Comeback Complete, Europe Wins Ryder Cup

"It will go down in the history books of the Ryder Cup," said European captain Jose Maria Olazabal.

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    TK
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    MEDINAH, IL - SEPTEMBER 30: Martin Kaymer is mobbed by the European team after he holed the decisive putt on the 18th green during the Singles Matches for The 39th Ryder Cup at Medinah Country Club on September 30, 2012 in Medinah, Illinois. (Photo by David Cannon/Getty Images)

    Europe buried the memory of that American comeback at Brookline in 1999 with one that was even better.

    Medinah was filled with sheer madness Sunday, the matches so close for so much of the day that even when Martin Kaymer stood over a 6-foot par putt on the 18th hole to clinch it, the Ryder Cup was up in air.

    The putt was pure and the celebration was on.

    "It will go down in the history books of the Ryder Cup," said European captain Jose Maria Olazabal.

    The size of the comeback was equal to what the Americans pulled off at The Country Club, but at least they had help from endless cheers of the home crowd. Not many gave Europe much of a chance until Justin Rose and Sergio Garcia turned what looked to be certain losses into improbable wins, filling the scoreboard with European blue.

    "What you did out there today was outstanding," Olazabal told his team at the closing ceremony. "You believed and you delivered. And I'm very proud that you have kept Europe's hands on this Ryder Cup. All men die, but not all men live. And you made me feel alive again this week."

    Then, Olazabal bowed his head and closed his eyes as they filled with tears, and the European fans sensed what was coming next.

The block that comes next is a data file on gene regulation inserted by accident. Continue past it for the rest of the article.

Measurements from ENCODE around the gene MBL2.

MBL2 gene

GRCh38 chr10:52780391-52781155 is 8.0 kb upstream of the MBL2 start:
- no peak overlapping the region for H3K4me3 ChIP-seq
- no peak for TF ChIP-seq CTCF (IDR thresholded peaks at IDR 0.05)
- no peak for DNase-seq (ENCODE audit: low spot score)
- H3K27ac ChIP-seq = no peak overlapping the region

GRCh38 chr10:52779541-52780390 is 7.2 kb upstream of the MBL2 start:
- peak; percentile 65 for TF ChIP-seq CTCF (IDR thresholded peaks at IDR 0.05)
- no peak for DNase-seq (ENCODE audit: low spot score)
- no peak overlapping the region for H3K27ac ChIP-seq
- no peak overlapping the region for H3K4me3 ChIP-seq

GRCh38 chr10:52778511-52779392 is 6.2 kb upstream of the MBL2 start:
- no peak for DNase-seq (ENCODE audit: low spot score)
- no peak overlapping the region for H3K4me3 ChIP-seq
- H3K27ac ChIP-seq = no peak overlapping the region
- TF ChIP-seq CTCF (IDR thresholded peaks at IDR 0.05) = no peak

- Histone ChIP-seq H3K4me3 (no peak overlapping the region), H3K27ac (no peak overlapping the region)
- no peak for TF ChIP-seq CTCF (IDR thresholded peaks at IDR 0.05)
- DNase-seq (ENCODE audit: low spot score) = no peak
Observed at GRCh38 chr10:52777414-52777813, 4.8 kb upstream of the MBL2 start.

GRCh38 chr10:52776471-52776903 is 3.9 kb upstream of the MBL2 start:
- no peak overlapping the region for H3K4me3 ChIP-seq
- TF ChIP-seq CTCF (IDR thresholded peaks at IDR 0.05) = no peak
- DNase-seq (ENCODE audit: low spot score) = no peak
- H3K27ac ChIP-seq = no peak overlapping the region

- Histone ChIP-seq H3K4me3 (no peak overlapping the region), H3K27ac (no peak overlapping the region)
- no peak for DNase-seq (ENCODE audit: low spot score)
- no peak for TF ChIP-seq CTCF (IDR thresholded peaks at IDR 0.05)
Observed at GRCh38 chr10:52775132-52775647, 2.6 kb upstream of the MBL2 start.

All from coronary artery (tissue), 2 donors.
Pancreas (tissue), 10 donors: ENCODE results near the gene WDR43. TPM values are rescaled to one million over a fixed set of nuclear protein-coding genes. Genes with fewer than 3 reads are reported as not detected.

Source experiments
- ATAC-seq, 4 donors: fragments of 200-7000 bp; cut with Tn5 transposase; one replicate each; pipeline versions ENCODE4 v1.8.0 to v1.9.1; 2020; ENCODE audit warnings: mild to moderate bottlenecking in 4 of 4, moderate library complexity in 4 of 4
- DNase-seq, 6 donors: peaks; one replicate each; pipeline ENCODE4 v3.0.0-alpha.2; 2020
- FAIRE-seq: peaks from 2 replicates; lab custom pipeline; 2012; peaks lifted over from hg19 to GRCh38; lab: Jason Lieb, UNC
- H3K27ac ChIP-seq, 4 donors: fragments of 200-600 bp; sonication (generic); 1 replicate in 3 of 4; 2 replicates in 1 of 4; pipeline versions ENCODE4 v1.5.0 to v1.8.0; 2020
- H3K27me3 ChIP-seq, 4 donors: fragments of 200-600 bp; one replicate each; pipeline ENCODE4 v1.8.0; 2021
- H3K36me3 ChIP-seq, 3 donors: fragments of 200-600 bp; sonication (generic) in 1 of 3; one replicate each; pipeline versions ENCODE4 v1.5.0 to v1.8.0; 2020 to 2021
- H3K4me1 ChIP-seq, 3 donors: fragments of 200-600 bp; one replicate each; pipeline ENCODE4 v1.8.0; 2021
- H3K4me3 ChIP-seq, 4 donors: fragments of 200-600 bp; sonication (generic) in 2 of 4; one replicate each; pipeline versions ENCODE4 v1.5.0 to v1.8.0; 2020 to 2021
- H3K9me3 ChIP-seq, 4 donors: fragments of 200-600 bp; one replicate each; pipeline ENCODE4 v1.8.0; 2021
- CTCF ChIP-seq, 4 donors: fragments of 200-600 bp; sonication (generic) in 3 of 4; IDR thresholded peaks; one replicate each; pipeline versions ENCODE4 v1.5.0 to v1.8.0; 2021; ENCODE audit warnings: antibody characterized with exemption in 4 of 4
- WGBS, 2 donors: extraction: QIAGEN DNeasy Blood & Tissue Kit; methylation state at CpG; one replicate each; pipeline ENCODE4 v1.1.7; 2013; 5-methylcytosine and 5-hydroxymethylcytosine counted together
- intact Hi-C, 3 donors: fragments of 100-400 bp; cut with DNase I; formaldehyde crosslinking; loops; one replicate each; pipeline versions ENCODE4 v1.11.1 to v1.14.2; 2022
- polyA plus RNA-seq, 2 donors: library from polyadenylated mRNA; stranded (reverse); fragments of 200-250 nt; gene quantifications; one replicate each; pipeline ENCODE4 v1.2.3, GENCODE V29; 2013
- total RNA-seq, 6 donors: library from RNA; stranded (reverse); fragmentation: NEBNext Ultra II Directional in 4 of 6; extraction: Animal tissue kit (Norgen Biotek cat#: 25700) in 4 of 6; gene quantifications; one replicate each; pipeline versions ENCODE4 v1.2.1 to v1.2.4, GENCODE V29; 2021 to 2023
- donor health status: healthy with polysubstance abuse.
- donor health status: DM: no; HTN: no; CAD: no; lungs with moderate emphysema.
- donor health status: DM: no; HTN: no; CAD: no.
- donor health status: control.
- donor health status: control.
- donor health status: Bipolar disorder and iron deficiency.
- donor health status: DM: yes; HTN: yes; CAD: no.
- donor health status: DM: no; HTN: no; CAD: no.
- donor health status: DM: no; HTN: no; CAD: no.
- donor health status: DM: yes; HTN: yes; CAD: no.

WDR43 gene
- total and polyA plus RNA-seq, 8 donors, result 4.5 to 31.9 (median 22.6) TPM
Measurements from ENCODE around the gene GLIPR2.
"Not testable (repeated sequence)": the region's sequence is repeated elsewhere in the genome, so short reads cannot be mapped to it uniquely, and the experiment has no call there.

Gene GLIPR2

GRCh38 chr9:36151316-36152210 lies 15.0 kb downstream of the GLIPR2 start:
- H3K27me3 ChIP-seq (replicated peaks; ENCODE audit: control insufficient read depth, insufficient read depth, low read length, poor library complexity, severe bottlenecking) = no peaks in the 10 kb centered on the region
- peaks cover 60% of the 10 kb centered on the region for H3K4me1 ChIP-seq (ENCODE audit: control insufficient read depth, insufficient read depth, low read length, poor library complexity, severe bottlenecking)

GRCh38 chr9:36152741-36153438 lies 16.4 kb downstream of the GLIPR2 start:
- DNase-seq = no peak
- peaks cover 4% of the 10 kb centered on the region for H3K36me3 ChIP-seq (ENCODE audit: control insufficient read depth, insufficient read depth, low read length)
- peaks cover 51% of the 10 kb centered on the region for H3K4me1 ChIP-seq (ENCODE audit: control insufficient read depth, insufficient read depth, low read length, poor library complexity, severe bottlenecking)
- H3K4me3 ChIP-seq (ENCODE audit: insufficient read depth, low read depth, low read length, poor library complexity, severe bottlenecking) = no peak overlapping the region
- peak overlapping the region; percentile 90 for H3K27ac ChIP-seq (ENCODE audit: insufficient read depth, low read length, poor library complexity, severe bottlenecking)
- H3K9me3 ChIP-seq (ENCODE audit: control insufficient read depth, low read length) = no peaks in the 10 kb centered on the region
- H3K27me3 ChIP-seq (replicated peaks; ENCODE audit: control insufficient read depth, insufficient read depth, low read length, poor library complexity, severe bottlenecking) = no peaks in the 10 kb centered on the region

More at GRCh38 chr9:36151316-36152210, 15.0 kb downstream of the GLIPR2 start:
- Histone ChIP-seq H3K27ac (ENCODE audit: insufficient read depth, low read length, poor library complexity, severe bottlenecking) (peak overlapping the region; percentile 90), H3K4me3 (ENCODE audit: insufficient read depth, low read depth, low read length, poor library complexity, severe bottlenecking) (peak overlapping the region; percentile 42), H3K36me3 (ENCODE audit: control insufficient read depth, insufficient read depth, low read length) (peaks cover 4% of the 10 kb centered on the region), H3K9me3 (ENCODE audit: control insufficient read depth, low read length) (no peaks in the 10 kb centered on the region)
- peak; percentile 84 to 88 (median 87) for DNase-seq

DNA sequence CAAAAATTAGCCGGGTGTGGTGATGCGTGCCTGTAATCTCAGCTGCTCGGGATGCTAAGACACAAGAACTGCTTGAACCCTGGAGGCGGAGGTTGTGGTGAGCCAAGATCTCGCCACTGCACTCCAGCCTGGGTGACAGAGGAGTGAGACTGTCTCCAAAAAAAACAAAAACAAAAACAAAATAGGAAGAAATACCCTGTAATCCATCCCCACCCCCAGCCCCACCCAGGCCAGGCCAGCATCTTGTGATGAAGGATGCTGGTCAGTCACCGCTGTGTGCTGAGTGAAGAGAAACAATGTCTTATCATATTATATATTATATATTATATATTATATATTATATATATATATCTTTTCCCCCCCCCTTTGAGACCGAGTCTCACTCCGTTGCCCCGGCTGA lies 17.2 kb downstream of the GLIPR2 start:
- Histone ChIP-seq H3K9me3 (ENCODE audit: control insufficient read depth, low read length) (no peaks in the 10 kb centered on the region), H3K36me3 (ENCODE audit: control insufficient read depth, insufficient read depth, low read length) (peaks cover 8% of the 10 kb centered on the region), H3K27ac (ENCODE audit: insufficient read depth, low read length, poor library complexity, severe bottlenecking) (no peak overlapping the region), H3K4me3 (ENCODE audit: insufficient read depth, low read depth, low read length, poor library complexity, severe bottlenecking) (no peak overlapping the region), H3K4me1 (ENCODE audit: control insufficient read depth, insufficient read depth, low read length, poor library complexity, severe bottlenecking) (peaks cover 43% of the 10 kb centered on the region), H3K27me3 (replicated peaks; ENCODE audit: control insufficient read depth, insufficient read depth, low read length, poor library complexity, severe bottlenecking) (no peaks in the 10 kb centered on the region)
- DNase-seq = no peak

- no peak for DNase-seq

He didn't have to say a word. They said it for him.

    "Seve, Seve, Seve," they began to chant.

    Seve Ballesteros.

    Olazabal walked down the row and hugged every player until he saved the longest embrace for Lee Westwood, the only player who was on that 1997 team when Ballesteros was the captain, the last visible role he played at the Ryder Cup. He died in May 2011 at age 54 of a brain tumor.

    Westwood, Garcia and Paul Lawrie were the only players on the '99 team that blew a 10-6 lead, and all of them won matches.

    "We wanted to see how they would react, and see if they could hold it," Garcia said of the Americans. "And it was a combination of playing great, and maybe then that little bit of pressure getting to them."

    The Americans were simply stunned.

    Three times they came to the 17th hole with a chance to win a match, only for Europe to deliver the key shots that win the Ryder Cup. Ian Poulter won the last two holes, and so did Rose, a birdie-birdie finish to beat Phil Mickelson. Garcia won the last two holes with pars to beat Jim Furyk.

    Furyk had beaten Garcia at Brookline in a pivotal match.

    "That was fun," Furyk said. "This was pretty miserable."

    If Kaymer had missed the putt and halved his match with Steve Stricker, the Americans would have been one point away from winning — with Tiger Woods in the fairway and 1 up over Francesco Molinari.

    Woods wound up missing a 3½-foot par putt and conceded a par to the Italian from the same distance to halve their match. That extra half-point made it a clear-cut win for Europe, 14½-13½. Woods and Stricker, the anchors in the lineup, didn't win a single match at Medinah.

    "This one is for all of Europe," Olazabal said. "Seve will always be present with this team. He was a big factor for this event for the European side, and last night when we were having that meeting, I think the boys understood that believing was the most important thing. And I think they did."

    Poulter was the first to embrace Olazabal, which was only fitting.

    It was Poulter who gave Europe hope Saturday evening when he made five straight birdies to turn a loss into a win and swing momentum in Europe's favor. Poulter was up to his fist-pumping, eye-bulging tricks again on the final day, winning the last two holes in his match against U.S. Open champion Webb Simpson.